Brown, C.R., M.B. Brown, P.A. Johnsgard, J. Kren, and W.C. Scharf. 1996. Birds of the Cedar Point Biological Station area, Keith and Garden Counties, Nebraska: Seasonal occurrence and breeding data. Transactions of the Nebraska Academy of Sciences 23: 91-108.

Bruner, L., R.H. Wolcott, and M.H. Swenk. 1904. A preliminary review of the birds of Nebraska, with synopses. Klopp and Bartlett, Omaha, Nebraska, USA.

Ducey, J.E. 1988. Nebraska birds, breeding status and distribution. Simmons-Boardman Books, Omaha, Nebraska, USA.

Ford, N.L. 1959. Notes on summer birds of western Nebraska. NBR 27: 6-12.

Kricher, J.C. (2014). Black-and-white Warbler (Mniotilta varia), version 2.0. In The Birds of North America.  A. F. Poole, Editor). Cornell Lab of Ornithology, Ithaca, New York, USA.  https://doi.org/10.2173/bna.158.

Mollhoff, W.J. 2001. The Nebraska Breeding Bird Atlas 1984-1989. Nebraska Ornithologists’ Union Occasional Papers No. 7. Nebraska Game and Parks Commission, Lincoln, Nebraska, USA.

Mollhoff, W.J. 2006. The 2006 Nebraska nest report. NBR 74: 142-147.

Mollhoff, W.J. 2016. The Second Nebraska Breeding Bird Atlas. Bull. Univ. Nebraska State Museum Vol 29. University of Nebraska State Museum, Lincoln, Nebraska, USA.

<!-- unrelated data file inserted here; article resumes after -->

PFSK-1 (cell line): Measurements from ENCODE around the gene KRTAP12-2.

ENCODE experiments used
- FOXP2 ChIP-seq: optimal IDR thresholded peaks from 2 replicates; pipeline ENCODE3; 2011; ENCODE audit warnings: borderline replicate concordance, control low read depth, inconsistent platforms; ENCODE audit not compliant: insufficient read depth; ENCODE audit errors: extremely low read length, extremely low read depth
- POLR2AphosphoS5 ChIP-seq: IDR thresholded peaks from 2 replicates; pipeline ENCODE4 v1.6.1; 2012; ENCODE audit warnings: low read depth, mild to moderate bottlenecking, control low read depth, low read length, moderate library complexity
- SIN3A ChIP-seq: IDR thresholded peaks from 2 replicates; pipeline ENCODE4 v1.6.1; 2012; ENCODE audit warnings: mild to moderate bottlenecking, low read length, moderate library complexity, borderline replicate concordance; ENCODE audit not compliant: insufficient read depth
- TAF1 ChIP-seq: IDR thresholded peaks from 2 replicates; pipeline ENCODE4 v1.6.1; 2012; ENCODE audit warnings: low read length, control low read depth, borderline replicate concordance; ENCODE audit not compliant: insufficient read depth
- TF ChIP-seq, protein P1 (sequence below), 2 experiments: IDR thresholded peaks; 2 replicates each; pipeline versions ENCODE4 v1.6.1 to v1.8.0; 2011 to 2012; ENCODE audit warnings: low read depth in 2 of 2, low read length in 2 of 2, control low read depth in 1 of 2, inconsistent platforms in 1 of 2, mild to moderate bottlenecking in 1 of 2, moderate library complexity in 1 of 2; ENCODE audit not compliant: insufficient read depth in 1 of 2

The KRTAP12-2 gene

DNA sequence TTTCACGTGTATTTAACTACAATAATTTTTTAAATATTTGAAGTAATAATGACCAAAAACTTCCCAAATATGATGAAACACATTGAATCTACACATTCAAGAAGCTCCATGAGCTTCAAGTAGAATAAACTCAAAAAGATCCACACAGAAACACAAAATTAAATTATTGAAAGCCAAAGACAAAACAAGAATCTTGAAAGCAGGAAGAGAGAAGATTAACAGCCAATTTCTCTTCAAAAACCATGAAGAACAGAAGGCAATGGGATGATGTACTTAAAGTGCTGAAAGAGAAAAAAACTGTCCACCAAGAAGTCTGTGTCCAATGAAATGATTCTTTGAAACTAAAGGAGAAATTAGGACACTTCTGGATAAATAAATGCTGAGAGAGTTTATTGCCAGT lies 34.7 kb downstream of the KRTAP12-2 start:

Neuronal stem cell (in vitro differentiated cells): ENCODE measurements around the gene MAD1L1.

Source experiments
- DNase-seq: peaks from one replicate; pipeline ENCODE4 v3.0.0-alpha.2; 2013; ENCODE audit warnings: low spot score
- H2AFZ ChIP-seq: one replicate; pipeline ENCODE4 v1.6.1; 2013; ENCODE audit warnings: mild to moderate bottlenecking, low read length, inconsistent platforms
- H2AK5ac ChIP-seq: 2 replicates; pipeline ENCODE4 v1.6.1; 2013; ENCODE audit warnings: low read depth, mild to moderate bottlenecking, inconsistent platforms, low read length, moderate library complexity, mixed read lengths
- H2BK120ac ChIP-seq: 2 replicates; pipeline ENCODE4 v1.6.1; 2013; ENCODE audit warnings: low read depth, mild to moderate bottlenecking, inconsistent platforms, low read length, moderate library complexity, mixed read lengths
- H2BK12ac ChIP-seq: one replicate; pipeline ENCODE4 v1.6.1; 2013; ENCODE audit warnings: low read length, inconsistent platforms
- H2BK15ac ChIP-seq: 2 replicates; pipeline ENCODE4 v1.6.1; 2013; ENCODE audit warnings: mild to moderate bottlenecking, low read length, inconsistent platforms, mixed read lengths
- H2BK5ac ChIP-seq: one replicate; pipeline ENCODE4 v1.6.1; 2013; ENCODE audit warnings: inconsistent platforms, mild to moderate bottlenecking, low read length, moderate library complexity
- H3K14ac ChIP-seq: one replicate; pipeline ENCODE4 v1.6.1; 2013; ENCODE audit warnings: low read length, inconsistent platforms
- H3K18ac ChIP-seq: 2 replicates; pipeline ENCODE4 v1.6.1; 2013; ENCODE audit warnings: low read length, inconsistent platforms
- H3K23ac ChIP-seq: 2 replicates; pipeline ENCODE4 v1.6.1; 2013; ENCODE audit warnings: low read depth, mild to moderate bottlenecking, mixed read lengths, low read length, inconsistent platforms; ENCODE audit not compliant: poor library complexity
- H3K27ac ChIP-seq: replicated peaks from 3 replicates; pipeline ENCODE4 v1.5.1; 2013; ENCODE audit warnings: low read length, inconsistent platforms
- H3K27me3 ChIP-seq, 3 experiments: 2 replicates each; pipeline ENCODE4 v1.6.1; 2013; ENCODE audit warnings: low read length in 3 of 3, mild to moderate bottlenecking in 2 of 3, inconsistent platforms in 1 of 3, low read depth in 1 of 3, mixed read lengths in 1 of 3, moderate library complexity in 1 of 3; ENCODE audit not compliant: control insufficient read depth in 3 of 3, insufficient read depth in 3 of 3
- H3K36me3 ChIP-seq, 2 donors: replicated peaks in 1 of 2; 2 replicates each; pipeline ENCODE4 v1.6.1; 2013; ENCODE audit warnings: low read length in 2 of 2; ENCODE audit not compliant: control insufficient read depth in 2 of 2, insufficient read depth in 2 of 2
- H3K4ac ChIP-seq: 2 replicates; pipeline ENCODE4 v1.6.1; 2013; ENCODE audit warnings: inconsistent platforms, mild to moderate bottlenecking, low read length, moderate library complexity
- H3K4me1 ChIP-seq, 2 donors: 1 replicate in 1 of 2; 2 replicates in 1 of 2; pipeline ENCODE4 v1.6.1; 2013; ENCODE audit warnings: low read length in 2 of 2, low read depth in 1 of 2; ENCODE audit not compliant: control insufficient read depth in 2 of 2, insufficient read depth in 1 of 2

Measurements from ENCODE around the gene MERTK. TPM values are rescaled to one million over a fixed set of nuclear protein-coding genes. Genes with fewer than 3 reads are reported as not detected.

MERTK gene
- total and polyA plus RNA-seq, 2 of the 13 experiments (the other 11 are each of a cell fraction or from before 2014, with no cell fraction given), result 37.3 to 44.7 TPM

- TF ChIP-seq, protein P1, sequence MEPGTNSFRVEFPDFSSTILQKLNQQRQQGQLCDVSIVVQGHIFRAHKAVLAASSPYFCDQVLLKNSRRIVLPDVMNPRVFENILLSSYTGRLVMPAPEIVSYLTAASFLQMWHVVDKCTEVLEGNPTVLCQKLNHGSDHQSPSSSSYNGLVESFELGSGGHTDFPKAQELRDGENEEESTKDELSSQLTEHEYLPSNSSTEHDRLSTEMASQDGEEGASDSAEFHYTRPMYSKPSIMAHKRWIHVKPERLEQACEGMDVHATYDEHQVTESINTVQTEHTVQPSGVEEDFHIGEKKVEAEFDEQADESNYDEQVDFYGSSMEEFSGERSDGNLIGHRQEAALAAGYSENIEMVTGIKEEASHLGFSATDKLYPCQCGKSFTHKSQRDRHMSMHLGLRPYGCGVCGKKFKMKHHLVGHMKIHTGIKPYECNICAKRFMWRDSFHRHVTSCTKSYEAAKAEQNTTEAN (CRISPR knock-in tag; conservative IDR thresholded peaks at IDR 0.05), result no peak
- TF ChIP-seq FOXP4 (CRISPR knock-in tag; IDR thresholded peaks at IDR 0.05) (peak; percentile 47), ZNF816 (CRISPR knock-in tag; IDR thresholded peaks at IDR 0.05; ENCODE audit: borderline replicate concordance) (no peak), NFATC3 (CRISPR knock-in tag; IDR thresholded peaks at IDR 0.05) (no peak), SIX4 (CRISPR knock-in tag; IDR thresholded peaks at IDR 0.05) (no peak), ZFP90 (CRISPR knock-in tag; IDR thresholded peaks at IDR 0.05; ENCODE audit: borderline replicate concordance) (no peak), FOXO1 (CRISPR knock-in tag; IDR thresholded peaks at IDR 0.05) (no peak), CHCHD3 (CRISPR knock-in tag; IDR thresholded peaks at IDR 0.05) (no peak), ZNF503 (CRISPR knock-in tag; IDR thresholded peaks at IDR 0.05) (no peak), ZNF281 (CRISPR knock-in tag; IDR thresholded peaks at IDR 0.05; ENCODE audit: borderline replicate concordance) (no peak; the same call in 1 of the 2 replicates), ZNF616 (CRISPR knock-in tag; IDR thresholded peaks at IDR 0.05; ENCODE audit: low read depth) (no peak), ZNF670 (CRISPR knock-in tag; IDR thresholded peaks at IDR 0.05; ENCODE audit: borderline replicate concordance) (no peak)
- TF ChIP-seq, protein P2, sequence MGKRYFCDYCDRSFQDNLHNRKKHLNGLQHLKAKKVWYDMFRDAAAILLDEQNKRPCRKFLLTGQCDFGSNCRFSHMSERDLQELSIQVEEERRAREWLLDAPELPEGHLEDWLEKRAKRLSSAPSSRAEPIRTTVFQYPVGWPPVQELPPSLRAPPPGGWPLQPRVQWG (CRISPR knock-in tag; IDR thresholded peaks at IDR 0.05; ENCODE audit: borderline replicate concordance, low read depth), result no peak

Pyle, P. 1997. Identification Guide to North American Birds. Part I, Columbidae to Ploceidae. Slate Creek Press, Bolinas, California, USA.

Rapp, W.F. Jr., J.L.C. Rapp, H.E. Baumgarten, and R.A. Moser. 1958. Revised checklist of Nebraska birds. Occasional Papers 5, Nebraska Ornithologists’ Union, Crete, Nebraska, USA.

Robbins, M.B., and D.A. Easterla. 1992. Birds of Missouri, their distribution and abundance. University of Missouri Press, Columbia, Missouri, USA.

Rosche, R.C. 1982. Birds of northwestern Nebraska and southwestern South Dakota, an annotated checklist. Cottonwood Press, Crawford, Nebraska, USA.

Short, L.L., Jr. 1961. Notes on bird distribution in the central Plains. NBR 29: 2-22.

Williams, F. 1973. Southern Great Plains Region. American Birds 27: 78-82.

Williams, F. 1981. Southern Great Plains Region. American Birds 35: 313-315.

Williams, F. 1982. Southern Great Plains Region. American Birds 36: 992-995.

Recommended Citation

Silcock, W.R., and J.G. Jorgensen.  2018.  Black-and-white Warbler (Mniotilta varia), Version 1.0. In Birds of Nebraska — Online. www.BirdsofNebraska.org


Birds of Nebraska – Online